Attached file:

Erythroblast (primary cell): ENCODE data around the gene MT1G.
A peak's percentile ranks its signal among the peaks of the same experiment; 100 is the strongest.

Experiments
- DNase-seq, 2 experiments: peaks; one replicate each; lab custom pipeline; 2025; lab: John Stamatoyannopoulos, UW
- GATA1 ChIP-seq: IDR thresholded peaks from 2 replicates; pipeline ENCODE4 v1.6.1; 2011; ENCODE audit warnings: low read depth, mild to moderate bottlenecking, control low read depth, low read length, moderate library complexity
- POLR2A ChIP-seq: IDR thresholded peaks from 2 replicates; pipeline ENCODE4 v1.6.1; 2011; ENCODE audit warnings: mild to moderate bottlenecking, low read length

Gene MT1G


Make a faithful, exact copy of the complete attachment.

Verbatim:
Erythroblast (primary cell): ENCODE data around the gene MT1G.
A peak's percentile ranks its signal among the peaks of the same experiment; 100 is the strongest.

Experiments
- DNase-seq, 2 experiments: peaks; one replicate each; lab custom pipeline; 2025; lab: John Stamatoyannopoulos, UW
- GATA1 ChIP-seq: IDR thresholded peaks from 2 replicates; pipeline ENCODE4 v1.6.1; 2011; ENCODE audit warnings: low read depth, mild to moderate bottlenecking, control low read depth, low read length, moderate library complexity
- POLR2A ChIP-seq: IDR thresholded peaks from 2 replicates; pipeline ENCODE4 v1.6.1; 2011; ENCODE audit warnings: mild to moderate bottlenecking, low read length

Gene MT1G